Once upon a time, most organizations offered their employees time off in the categories for which they were used. These traditional plans included some combination of sick days, personal days and vacation days. In recent decades, however, more companies have adopted the paid time off model, or PTO. Here’s what to know about it and how to navigate the PTO model if your employer offers it.
What Is PTO and How Does PTO Work?
With the PTO model, each employee earns a set number of hours or days off that can be used for any purpose. Whether an employee takes off for vacation or a sick day, it’s up to the employee’s discretion. These PTO programs come in two flavors: a set number of days or hours in a “bank” system or an unlimited amount of time off. Each system has its pluses and minuses from both the employee and employer’s perspective, so it is important for workers to know their organization’s particular approach and how it impacts their work-life balance and personal needs.
Pros and Cons of a PTO Model
In the traditional model, an individual had to disclose the primary purpose of the time off request. This inevitably led to some fibbing on the margins as an employee might call in sick to attend a child’s conference or game or start a vacation early. In some cultures, this truth-bending was unnecessary and in others, it was accepted as a common practice. But as with all stretching of the truth, it impacted group trust and cohesion.
The PTO model, in turn, purports to treat group members as adults and lets them decide how to use their time off without judgment or second-guessing. The PTO system also allows for more careful and nuanced planning by workers who can decide throughout the year the proper balance of time off for vacation, holidays and religious observance, personal and family needs and even mental health days.
Of course, there are drawbacks to any system. With liberal PTO setups, employees can be unsure whether they are supposed to take their full allotment of time or if that is frowned upon. The company’s culture and and each individual’s preference can influence the extent to which PTO is utilized by employees.
This is especially true with the relatively new concept of unlimited PTO. First deployed by progressive technology companies, the unlimited PTO approach assumes that workers will make good decisions about their work-life balance and not abuse the ability to take unlimited time off. It is interesting that unlimited PTO is often used by companies that have high achieving cultures. Cynically or practically, that sort of company’s leadership probably knows that most ambitious team members will not take excess advantage of the unlimited PTO. It is much like the neighborhood kid who gets a better pay outcome by offering to mow a lawn or shovel a driveway for whatever the homeowner thinks the job is worth rather than a set agreed-upon price.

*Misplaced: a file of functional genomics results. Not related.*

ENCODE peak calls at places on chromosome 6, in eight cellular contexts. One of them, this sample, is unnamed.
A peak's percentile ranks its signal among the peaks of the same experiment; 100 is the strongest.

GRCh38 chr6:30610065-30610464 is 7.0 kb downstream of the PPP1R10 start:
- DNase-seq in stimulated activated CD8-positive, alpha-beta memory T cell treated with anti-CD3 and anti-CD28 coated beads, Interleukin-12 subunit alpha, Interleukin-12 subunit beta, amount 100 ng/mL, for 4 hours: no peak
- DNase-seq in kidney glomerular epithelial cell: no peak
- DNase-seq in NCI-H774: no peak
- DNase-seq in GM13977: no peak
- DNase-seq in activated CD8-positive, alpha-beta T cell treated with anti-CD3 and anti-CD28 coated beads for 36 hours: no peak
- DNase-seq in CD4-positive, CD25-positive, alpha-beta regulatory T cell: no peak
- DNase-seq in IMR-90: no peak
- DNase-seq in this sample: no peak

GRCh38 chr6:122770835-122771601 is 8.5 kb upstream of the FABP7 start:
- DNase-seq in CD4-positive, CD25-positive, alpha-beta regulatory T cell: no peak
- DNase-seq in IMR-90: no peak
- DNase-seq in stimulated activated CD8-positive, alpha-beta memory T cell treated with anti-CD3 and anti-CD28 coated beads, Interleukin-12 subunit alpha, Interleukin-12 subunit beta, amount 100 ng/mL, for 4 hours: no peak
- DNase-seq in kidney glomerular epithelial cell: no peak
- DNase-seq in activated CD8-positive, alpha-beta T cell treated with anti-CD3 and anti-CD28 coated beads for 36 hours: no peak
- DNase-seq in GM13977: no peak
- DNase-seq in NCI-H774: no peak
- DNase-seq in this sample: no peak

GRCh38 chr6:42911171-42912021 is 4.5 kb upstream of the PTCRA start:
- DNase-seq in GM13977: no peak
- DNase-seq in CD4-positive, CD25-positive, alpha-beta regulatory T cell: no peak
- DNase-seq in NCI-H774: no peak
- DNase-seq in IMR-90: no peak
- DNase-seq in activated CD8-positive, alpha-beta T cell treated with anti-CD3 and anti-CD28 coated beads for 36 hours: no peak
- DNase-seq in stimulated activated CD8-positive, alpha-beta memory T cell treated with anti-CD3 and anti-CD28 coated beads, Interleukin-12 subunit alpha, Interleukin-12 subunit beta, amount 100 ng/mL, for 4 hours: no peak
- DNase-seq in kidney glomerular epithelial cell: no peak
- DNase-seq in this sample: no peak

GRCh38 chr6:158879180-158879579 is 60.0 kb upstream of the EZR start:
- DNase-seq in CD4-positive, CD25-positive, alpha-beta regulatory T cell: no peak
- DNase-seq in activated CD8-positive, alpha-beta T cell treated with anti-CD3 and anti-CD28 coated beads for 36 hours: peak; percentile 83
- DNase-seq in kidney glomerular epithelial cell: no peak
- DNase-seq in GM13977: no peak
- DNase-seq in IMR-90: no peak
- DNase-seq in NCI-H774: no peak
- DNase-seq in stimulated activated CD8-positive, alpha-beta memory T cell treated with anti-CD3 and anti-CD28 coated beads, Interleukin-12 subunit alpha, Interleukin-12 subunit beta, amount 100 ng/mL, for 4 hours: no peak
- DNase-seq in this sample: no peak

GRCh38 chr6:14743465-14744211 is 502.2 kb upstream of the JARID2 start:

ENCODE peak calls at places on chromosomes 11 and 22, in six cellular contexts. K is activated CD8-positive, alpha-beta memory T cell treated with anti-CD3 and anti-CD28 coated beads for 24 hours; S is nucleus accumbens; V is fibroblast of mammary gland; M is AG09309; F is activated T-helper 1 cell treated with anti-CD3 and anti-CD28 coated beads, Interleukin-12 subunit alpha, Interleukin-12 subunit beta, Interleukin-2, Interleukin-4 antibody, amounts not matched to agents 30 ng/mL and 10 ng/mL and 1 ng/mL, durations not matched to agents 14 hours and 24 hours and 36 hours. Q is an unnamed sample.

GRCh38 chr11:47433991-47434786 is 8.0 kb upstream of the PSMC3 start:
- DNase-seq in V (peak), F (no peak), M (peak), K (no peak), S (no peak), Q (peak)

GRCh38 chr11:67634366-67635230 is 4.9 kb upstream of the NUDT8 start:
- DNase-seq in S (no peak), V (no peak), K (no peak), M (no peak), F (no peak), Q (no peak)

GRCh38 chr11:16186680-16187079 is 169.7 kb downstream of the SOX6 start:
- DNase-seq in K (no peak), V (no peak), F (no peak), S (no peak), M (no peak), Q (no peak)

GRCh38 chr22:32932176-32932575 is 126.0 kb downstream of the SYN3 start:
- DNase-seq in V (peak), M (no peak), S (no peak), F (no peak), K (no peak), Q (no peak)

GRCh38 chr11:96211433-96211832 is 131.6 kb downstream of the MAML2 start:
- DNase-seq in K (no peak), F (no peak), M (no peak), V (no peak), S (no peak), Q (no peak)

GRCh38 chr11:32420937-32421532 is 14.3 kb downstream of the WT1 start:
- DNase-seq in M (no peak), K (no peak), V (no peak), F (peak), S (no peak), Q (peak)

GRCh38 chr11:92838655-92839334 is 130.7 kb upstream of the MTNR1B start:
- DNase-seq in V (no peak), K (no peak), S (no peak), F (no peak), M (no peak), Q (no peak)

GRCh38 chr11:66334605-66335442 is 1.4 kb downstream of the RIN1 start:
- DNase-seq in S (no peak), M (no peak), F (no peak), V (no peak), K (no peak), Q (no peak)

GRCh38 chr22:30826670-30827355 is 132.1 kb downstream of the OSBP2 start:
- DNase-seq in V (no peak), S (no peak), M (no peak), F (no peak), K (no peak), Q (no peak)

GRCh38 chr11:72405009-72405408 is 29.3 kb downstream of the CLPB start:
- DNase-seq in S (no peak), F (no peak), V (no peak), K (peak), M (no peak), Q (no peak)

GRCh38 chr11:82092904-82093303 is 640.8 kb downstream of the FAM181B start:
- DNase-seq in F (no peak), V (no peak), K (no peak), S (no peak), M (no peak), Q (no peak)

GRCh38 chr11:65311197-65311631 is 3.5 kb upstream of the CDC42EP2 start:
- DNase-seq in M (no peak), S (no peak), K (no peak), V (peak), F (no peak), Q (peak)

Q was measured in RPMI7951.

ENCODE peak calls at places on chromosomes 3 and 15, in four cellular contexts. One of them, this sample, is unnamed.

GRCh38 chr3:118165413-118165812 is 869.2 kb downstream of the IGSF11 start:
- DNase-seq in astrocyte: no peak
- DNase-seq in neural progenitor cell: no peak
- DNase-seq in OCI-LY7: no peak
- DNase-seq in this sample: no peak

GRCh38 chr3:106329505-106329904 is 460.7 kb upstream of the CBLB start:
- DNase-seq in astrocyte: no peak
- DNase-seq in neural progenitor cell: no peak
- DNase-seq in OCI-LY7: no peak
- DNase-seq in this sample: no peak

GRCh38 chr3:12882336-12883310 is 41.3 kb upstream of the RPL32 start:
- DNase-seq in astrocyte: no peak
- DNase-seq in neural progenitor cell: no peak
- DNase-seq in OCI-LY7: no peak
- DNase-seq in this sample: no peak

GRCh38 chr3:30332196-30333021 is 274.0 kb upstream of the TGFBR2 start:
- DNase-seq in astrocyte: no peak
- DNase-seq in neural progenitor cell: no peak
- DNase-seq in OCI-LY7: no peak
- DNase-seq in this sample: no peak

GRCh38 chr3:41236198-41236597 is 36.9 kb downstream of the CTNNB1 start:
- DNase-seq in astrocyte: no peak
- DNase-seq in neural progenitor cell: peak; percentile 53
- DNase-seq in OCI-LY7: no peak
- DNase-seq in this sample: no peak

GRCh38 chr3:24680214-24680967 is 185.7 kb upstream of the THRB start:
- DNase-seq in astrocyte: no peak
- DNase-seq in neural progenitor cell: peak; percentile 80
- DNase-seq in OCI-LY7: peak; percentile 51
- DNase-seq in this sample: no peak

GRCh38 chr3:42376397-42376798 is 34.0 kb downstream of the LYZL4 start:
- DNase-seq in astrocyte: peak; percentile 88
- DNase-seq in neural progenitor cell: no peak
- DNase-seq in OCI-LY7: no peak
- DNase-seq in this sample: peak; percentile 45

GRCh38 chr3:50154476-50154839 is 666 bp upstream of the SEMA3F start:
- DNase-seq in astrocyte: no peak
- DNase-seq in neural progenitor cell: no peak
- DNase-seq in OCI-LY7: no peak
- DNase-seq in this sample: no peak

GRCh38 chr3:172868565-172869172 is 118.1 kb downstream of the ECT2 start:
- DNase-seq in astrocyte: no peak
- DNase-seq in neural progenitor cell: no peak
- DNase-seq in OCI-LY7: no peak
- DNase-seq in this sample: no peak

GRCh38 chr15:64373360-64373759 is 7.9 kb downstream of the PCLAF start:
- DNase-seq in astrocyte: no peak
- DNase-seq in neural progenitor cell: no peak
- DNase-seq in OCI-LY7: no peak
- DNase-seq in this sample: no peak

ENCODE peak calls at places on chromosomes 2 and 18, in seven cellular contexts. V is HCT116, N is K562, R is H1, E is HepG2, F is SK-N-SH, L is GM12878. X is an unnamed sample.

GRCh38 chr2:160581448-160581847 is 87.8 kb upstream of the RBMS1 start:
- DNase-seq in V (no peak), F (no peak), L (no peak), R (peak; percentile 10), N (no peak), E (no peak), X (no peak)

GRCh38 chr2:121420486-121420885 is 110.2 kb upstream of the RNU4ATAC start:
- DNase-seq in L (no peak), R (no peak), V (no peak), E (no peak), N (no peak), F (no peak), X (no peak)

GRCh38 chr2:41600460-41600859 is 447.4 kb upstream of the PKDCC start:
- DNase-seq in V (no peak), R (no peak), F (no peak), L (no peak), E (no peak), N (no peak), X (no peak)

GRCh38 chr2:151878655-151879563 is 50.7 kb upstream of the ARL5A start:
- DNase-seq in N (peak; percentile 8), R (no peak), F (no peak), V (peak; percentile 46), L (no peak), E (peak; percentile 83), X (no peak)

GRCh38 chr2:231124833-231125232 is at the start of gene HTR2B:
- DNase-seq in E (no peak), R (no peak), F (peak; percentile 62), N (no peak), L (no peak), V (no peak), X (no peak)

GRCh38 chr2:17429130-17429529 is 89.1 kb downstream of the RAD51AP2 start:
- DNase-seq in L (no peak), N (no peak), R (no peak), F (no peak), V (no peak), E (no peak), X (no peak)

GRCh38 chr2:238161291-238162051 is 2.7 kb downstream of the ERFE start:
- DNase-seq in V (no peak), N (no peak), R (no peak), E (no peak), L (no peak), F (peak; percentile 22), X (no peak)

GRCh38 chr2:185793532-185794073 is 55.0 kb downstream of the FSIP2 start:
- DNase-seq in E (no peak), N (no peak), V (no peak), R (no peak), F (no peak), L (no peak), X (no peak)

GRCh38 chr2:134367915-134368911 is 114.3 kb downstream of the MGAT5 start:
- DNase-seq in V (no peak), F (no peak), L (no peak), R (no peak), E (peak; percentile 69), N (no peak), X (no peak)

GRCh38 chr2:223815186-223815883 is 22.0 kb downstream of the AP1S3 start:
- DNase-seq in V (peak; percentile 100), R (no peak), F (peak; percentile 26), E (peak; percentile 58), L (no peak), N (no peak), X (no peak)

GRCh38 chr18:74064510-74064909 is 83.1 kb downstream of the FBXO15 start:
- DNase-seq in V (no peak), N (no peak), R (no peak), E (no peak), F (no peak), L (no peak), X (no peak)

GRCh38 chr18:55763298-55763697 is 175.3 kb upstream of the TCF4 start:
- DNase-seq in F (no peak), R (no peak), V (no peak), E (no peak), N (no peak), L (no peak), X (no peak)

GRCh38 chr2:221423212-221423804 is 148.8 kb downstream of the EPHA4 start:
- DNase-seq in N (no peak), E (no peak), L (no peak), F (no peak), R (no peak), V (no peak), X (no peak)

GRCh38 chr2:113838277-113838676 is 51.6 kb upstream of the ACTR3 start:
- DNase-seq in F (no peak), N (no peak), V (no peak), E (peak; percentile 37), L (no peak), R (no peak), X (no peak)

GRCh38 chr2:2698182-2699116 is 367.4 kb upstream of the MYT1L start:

[READ: What Is Flexible Time Off?]
Best PTO Practices for Employees
With any PTO program, prudent employees will follow a few best practices:
— Budget time for later in the year. Some organizations allocate time on a calendar year, some on a fiscal year and others on the employee’s anniversary hire date. In any case, it is important not to use too much too soon or you might be lacking allocated days later in the year.
— Give proper notice. It is best to give your team and leadership as much time as possible regarding time off requests. If you plan to take off certain cultural or religious holidays for observance, for example, you should be able to give notice months in advance. Other personal needs may arise more suddenly, like sickness or funeral attendance, but again, try to give your team as much notice as possible.
— Be considerate. Like giving proper notice, do not be selfish during peak seasons or stressful periods for your team. A tax accountant who plans a wedding or vacation in March will not be popular for long with his or her CPA firm.
[READ: 8 Types of Employee Benefits.]
What to Know and Ask Surrounding PTO at Your Company
— See if PTO is negotiable during the hiring process or annual reviews. Most organizations allot PTO based on seniority of rank or longevity at the company. It may be easier to grant by hiring managers even if additional cash compensation in the form of salary or bonus is unattainable.
— Ask if your organization offers PTO pooling or gifting. It can be a comforting gesture when members of a team or department pool PTO to be used by a colleague who has experienced misfortune of some sort.
— Understand if your bank system PTO program is “use it or lose it.” Can PTO be carried over or even cashed out at exit? Companies enforce “use it or lose it” policies both to simplify accounting accruals and to encourage employees to take time off. Fewer companies allow PTO hoarding these days because it is more commonly recognized that time off is healthy for the individual and organization.
— Follow your company’s policy. Every organization has different accounting methods for recording the usage of PTO. Some may even allow days off that are “off the books” and not recorded. As an individual, be sure to follow the policies and procedures as they are enforced at your company even as you benefit from the occasional generosity of your management.
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It is easy for employees to instinctively distrust the intentions of their company regarding time off. The Dickensian image of miserly employers denying personal, sick or vacation days out of greed or spite, is outdated. Modern PTO policies are designed to put power and flexibility back in the hands of team members. Follow the advice of this article and you will be better refreshed, balanced and effective for your organization.
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